Some people would rather stop celebrating birthdays as they get older. Not me! I am grateful to be around still, alive and kicking, and doing all the things I do. I just celebrated my 62nd birthday, something many of my loved ones didn’t get the chance to achieve. I’m healthy, feeling good, and still have so much to do. I plan to be around for a long time.
I’m especially grateful to still be around after a crazy incident on Saturday late afternoon! I’ve had other chapters in the book “Dumb Things I’ve Done and Lived to Tell About,” but this could have made me another statistic. Here’s what happened.
I was invited to a paella party a group of friends puts on every year. It’s at a house in a twisty-turny neighborhood, and even though I use a maps app, I still get lost every time. I thought I had it figured out, and there were a few cars parked around the house, so I parked the car and walked up to the door.
I wasn’t paying much attention, and it sort of looked like my friends’ house. The front door was open, so I walked up, opened the screen door, and stepped inside the house - the wrong house.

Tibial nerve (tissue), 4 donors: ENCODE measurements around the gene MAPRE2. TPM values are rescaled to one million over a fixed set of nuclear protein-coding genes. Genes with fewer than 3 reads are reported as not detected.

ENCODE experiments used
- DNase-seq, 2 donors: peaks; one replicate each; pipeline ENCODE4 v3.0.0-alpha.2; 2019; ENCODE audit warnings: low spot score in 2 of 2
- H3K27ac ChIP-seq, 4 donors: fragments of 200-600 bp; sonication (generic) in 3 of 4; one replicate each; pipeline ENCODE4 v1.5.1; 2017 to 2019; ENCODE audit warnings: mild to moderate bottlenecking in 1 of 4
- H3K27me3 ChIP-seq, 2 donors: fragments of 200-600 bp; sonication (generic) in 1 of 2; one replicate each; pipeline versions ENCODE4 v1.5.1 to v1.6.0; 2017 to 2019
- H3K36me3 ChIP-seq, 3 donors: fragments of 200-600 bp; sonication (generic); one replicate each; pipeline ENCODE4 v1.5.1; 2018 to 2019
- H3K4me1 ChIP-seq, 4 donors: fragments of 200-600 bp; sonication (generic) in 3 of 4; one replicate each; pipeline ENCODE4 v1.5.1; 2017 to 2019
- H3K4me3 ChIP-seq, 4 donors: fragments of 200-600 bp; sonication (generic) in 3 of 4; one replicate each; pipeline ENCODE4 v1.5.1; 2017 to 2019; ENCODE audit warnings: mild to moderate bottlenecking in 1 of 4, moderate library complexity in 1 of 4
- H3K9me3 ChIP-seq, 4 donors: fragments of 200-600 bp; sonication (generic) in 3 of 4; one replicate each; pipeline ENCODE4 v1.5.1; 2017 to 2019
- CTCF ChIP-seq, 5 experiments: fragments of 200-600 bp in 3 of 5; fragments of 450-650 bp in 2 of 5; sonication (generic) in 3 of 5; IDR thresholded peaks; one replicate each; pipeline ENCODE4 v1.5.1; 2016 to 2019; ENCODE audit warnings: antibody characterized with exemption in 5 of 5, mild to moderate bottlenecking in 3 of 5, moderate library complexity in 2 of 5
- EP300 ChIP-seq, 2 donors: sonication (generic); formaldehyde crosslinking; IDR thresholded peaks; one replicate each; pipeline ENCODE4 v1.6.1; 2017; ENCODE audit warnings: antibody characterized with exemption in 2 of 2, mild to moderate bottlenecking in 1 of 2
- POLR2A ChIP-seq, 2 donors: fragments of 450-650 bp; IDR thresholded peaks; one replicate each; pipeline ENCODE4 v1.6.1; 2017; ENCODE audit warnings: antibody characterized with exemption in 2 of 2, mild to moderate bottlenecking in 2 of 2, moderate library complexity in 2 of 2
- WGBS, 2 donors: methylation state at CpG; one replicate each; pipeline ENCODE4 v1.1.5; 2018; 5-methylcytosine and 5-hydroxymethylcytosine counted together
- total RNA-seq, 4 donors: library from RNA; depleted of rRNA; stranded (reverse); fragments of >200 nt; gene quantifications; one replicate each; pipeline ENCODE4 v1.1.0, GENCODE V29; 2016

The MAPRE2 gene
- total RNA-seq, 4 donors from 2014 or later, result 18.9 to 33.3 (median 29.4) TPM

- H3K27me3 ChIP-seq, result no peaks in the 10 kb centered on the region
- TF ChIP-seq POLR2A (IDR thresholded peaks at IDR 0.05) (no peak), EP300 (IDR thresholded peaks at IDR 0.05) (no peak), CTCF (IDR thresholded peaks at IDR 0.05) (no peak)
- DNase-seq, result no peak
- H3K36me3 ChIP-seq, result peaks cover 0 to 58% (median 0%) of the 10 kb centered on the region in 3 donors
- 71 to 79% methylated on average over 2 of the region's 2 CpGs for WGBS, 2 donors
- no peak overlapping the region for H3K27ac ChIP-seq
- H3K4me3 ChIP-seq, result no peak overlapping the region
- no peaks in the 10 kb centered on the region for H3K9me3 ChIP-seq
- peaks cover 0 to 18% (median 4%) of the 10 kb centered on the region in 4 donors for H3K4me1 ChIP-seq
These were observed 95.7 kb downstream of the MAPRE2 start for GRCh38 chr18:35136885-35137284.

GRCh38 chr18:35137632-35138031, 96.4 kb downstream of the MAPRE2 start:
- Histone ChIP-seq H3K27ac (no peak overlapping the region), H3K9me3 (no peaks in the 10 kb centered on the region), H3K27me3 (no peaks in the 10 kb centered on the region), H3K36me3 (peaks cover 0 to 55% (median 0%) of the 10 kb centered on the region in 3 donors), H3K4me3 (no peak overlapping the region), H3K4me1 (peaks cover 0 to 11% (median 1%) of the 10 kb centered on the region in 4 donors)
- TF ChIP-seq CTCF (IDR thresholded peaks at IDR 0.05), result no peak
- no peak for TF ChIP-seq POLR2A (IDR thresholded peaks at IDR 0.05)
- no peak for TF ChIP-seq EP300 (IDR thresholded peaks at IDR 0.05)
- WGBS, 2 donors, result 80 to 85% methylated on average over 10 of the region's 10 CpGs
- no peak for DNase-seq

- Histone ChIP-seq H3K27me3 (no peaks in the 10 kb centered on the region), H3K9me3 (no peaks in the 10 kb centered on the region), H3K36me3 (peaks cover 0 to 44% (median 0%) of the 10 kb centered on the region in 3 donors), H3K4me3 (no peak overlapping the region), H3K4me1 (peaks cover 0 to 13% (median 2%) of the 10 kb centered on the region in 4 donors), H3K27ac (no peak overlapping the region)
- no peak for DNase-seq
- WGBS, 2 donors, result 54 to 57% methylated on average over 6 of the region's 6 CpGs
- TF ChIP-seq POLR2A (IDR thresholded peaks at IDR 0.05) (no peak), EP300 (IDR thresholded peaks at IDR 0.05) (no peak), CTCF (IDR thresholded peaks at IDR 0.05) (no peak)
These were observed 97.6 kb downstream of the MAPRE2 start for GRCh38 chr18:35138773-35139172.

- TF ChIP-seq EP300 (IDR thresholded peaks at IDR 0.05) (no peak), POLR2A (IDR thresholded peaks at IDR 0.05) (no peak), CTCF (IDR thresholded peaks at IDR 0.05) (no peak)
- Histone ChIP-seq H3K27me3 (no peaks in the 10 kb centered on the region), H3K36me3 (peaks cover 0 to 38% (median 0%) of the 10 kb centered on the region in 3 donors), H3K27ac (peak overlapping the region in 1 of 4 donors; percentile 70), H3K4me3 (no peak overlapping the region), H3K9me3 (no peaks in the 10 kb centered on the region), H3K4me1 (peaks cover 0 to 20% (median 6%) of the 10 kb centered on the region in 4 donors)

Without even knocking, I had walked into the house of a lovely Black family with multiple generations of people with plates on their laps, forks paused at their lips, looking at me like a deer in headlights.
I instinctively put my hands to my heart and immediately started apologizing, “Oh my goodness! I’m at the wrong house! I’m so sorry to bother you.”
Then a flood of all the horrible stories of people accidentally being in the wrong place at the wrong time hit me, and I added, “Please don’t shoot me!” I laughed, as did they, while I backed out the door and carefully clicked the latch close. I am so lucky.
At a time when knocking on the wrong door, pulling into the wrong driveway, or getting in the wrong car can get you shot, or worse, accidentally walking into someone’s house was unsettling. I’m sure it was just as awkward and scary for the family as it was for me. Thankfully we laughed about it instead of having the situation escalate.
Still, what a time we’re living in when just leaving the house feels like we’re taking a risk that we won’t make it back. There are shootings in the news every day. Innocent lives taken by gun violence are now the leading cause of death for children aged 18 and younger.